Mobile computing products are the source of a "coming tsunami of insecurity" as hackers develop ways to exploit the airwaves and their applications, security expert says.
Cell phones and other mobile devices that provide access to the Internet will be the source of a "tsunami of insecurity" that will leave computer networks vulnerable to cyberattacks because manufacturers have not considered protecting the equipment, security professionals told Congress on Wednesday.
Concern over the vulnerabilities has increased as more users worldwide shift to mobile devices in favor of desktop and laptop computers. More than 3.5 billion cell phones are now in use, vastly outnumbering traditional Internet users, said Seymour Goodman, professor of international affairs and computing at the Georgia Institute of Technology. He predicted that within the next five to 10 years, powerful mobile devices could supplant desktop and laptop computers as the primary form of access to the Internet.
"The ubiquitous spread of cell phones and other small, increasingly powerful computers with wireless connections is likely to result in unprecedented opportunities for criminals, hackers, terrorists, industrial spies [and] foreign intelligence agencies," he told the House Subcommittee on Research and Science Education.
Alan Paller, director of research at the security SANS Institute, a cybersecurity research and education group in Bethesda, Md., said mobile devices could become a target for hackers, although computer networks remain the subject for traditional cyberattacks. "It's true that we all carry these devices, and I see a rapidly increasing number of attacks against these devices, particularly to make them zombies to complement the PC bots," which spam or send viruses to other computers on the Internet, he said.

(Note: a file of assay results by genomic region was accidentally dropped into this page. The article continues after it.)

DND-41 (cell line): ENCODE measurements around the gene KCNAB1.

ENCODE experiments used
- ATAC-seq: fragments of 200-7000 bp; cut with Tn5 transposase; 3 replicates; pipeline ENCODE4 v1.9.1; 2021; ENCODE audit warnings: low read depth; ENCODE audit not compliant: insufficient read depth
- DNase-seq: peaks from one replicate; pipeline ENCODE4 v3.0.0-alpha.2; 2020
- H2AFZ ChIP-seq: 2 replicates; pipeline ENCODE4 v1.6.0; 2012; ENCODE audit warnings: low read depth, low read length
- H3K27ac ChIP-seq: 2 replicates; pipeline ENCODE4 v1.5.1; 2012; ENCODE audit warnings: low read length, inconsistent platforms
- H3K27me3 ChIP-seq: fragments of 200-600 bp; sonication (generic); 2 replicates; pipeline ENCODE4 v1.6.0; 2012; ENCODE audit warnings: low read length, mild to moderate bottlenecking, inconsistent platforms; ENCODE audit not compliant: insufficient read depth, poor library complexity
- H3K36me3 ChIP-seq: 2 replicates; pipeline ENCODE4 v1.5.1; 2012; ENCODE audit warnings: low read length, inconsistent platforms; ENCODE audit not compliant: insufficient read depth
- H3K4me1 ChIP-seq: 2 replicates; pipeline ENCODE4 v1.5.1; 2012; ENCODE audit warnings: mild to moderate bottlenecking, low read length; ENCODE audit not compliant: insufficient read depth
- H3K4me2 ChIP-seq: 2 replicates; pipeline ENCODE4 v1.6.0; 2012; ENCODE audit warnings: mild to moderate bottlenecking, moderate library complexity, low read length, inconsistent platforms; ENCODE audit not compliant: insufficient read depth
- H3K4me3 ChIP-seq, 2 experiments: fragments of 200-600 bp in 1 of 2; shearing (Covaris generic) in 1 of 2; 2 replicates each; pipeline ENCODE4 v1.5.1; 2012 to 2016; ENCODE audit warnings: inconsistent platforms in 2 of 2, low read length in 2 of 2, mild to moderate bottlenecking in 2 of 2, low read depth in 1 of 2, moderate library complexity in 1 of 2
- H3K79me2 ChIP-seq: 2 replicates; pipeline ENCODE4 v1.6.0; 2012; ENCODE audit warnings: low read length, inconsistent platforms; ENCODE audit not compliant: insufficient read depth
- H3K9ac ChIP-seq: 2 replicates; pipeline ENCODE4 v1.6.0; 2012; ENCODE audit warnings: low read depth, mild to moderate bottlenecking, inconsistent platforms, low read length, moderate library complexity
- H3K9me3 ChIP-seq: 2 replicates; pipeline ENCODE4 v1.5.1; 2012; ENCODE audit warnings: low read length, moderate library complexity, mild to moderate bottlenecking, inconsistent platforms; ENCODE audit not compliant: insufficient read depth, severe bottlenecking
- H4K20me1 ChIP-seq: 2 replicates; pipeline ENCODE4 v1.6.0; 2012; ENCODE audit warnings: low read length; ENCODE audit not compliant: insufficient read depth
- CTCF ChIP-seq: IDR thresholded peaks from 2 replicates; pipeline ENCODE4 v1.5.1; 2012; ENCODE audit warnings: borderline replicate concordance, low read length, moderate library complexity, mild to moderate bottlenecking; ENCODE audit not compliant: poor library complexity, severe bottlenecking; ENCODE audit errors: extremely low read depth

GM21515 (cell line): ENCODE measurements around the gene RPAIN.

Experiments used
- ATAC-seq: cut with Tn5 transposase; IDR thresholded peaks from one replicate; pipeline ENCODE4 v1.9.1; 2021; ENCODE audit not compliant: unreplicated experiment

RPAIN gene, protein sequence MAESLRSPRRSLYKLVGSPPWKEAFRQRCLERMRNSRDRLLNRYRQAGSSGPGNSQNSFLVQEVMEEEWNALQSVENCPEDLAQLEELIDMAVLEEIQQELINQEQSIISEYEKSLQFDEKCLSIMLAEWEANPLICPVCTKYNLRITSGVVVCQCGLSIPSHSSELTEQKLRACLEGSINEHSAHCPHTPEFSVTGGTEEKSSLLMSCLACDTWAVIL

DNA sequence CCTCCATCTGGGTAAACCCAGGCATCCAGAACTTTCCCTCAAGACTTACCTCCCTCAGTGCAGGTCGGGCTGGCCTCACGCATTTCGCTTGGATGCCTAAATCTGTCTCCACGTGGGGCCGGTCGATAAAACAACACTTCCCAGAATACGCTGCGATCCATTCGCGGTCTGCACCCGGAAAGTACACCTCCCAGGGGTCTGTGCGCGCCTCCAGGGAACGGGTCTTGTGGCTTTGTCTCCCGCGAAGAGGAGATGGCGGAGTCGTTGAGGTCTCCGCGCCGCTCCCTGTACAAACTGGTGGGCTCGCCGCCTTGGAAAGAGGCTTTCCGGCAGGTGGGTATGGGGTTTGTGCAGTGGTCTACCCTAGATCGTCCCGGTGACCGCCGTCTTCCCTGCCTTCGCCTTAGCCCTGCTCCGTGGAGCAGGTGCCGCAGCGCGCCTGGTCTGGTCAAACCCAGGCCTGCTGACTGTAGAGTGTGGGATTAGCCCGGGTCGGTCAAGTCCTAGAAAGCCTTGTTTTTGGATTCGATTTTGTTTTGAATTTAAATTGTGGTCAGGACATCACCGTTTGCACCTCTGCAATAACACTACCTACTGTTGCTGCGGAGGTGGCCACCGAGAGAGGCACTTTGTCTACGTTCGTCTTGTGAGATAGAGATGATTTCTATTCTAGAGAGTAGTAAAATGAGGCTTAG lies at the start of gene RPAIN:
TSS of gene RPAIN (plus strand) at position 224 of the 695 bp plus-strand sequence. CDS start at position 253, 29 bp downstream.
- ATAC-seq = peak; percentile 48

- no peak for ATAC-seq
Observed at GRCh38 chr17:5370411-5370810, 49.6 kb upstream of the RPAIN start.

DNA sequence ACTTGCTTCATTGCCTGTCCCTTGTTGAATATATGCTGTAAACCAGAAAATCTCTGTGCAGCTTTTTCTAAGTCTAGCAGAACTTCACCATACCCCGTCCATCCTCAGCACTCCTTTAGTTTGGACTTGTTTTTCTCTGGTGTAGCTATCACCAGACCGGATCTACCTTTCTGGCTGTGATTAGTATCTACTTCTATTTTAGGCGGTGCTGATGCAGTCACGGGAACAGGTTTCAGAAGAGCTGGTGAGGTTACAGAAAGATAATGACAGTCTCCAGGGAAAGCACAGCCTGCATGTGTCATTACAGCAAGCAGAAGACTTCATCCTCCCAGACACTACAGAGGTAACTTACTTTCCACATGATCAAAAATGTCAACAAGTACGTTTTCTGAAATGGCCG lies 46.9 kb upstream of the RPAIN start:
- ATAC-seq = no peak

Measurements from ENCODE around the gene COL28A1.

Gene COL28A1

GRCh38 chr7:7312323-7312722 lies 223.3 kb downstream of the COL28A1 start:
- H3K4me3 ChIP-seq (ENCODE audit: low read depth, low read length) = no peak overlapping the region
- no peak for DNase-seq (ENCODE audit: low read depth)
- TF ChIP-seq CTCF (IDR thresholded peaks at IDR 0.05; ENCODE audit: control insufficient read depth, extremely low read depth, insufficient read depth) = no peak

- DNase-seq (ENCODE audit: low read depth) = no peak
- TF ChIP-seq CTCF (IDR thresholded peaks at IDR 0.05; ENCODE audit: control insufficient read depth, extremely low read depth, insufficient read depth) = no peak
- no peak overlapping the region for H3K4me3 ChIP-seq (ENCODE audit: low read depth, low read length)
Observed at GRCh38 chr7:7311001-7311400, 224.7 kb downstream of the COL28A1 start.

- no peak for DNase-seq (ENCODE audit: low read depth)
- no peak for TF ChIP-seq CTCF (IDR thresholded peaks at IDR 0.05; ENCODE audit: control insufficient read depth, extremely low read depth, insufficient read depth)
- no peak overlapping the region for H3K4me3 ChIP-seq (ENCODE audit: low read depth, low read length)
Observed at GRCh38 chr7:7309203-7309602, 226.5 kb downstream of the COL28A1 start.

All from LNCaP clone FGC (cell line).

Goodman argued that mobile computing devices contain the same vulnerabilities as laptops and desktops, but they also contain other vulnerabilities such as using airwaves instead of wires to connect to the Internet, denial of services attacks specifically designed for wireless devices and new custom financial applications like digital wallets and pocket ATMs that are particularly attractive to hackers.
But manufacturers avoid incorporating security functions because they use up the devices' limited battery power, he said.
"Everyone thinks it's not their problem -- individuals or industry," said subcommittee Chairman Daniel Lipinski, D-Ill., who noted that Microsoft issued updates to fix 31 vulnerabilities in its software applications this week. "How do we better incentivize these companies" to better secure mobile devices?
Stricter regulations also may be necessary, Goodman said. "For a variety of reasons, cybersecurity has not been taken as seriously as it should be," he said. "It has not been a major design consideration, and when things go wrong, no one faces consequences. I am a believer that some requirement needs to be made on those in the best position to mitigate risk, and that may require regulation such as heightened liability [for product manufacturers]. Too much responsibility is pushed on the end user, and we are increasingly incapable of defending ourselves."
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